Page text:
What you want to avoid is writing down everything the coach or player did leading up to the ejection. “It’s just like when you have a coach who, from the minute you toss the ball up is whining,” says Ellinger. “You don’t know what to listen to- you just tune him out. It’s the same way with incident reports [that contain too much information].”

Be Timely

While you should never write an incident report in the heat of anger, waiting and taking a few days won’t do it either. Undoubtedly, your supervisor wants that report in his hand before his or her phone starts ringing the next day. Rest assured that supervisor will certainly be getting the other side of the story soon enough, so make sure yours arrives first. More importantly, most administrative organizations have set deadlines by which [the incident report] must be filed so that schools, conferences or teams may take appropriate corrective action against the offending coach or player.

Don’t Opinionate

The reports don’t exist for you to vent, second-guess or worse, “get even.” Your supervisor along with the coach’s or player’s “boss” will handle that aspect of the event. You are already squarely in the middle of the event-don’t paint a target on yourself. Even if someone asks your opinion on the “proper punishment” for the offending individual, stay out of it!

Use Your “Friends”

There are two types of “friends” who can be extremely helpful when the time comes to file an incident report: spell check and a spouse or friend. Use spell check to catch any spelling or punctuation errors that may be present. “Correct grammar, spelling, and punctuation are very important,” says Jim Jorgensen, a long time assigner from California and a former NASO board member. “Remember, school officials and educators will be reading those. Poorly written reports reflect badly on the official.” Ask your friend or spouse to review your incident report for clarity before clicking “submit.” If they are confused, your supervisor likely will be, too.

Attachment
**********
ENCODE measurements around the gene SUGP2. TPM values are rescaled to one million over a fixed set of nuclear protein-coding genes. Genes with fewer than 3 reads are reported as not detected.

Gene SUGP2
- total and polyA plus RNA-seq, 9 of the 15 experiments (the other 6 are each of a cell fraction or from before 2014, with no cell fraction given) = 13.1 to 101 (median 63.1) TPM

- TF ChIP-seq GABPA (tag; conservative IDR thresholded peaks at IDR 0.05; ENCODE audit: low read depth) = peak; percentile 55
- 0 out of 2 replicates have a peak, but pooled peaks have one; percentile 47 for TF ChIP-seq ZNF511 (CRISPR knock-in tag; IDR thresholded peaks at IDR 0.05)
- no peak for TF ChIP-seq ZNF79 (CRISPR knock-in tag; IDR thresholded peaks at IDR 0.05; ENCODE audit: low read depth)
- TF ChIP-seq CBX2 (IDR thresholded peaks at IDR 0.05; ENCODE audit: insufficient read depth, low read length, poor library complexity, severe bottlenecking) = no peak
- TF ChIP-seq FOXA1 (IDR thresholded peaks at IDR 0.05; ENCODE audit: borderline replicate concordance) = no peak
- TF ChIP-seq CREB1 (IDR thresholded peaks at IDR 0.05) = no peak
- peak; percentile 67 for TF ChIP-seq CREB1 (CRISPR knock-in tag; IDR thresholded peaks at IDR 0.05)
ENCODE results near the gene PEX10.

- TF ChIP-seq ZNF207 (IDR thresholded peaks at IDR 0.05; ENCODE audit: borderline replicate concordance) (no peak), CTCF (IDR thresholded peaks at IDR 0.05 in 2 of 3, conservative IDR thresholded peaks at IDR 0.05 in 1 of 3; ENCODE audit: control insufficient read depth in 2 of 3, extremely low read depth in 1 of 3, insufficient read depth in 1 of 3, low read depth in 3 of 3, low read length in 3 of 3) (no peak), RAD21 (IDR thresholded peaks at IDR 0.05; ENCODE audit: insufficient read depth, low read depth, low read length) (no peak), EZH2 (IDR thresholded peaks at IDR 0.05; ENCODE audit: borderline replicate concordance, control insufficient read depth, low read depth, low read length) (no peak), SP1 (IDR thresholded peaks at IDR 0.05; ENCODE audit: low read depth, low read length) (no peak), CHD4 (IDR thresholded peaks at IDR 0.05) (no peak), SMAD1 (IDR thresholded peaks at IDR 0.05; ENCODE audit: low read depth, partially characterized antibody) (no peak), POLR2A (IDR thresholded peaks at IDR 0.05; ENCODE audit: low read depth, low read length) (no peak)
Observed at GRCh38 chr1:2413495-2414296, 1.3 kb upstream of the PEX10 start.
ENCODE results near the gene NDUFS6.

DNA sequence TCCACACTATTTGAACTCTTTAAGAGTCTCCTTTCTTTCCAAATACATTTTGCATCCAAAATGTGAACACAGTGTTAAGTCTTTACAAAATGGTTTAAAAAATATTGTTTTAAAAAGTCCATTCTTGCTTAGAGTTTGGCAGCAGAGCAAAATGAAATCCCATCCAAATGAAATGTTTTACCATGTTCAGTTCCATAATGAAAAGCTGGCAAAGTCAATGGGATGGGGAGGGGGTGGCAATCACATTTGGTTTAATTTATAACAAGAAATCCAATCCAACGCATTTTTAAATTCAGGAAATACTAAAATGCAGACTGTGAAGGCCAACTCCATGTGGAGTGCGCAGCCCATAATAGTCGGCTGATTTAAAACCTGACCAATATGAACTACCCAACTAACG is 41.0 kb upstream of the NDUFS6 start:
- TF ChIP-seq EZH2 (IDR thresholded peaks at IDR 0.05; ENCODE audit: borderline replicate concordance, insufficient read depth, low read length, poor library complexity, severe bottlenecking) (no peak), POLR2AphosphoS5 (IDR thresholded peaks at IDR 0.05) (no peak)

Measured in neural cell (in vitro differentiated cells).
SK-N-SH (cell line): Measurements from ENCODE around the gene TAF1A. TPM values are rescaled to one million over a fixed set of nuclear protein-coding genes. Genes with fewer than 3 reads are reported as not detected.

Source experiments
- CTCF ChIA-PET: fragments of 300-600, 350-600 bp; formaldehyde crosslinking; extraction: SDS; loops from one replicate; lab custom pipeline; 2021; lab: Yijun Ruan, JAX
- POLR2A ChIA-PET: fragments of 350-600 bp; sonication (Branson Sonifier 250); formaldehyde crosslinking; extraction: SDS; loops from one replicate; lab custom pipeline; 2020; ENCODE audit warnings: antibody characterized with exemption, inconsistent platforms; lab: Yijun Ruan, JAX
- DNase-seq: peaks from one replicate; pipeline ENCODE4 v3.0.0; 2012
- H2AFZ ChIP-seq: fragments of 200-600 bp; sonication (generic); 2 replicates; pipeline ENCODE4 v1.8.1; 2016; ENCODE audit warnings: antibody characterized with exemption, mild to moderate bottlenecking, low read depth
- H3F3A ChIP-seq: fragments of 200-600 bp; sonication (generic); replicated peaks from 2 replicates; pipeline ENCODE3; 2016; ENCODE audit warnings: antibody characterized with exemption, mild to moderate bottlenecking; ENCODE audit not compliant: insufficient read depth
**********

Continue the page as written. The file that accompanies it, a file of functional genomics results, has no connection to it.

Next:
Get Your Ducks in a Row

Make sure you confer with your partners before you submit the report. It is essential that you are on the same page as your partners. Nothing would be worse than a supervisor checking with your partners after a report is filed and finding out that their version of the events differs from yours. It’s better to swallow a little humble pie before writing your report than after the fact.

Follow Directions

Be sure to file your report within the time frame specified by your association, assigner or league. Late reports put everyone in a bad situation. If your governing body wants the report filed via the web by noon the following day, do it. If they want it written in crayon on red construction paper, get it done. This is not the time to debate how the system functions or who it favors. Don’t make a bad situation worse by not following protocol to the letter.

Incident reports are a necessary evil. Look at your annual visit to your doctor; nobody wants to do it, but everybody knows it’s the right thing to do. And in the end, the slight temporary pain can save you a bigger, more prolonged pain later.

Learn What Not To Write

“In my 27 years of officiating it’s the worst behavior I have ever witnessed.”

Making such a qualified statement only opens the door for questioning. Believe it or not, you don’t need such impact to bring validity to the ejection.

 “The coach had it coming.”

Had it coming and why? If multiple incidents led to the ejection, deal with each in detail. If not, leave them out of the report.

 “Red 23 offered a rather unflattering remark about me, I was not amused.”

What was the remark? Hair color? Eye color? No personal observations need to be added. If you issued a technical foul or ejection for the remark, state exactly what was said.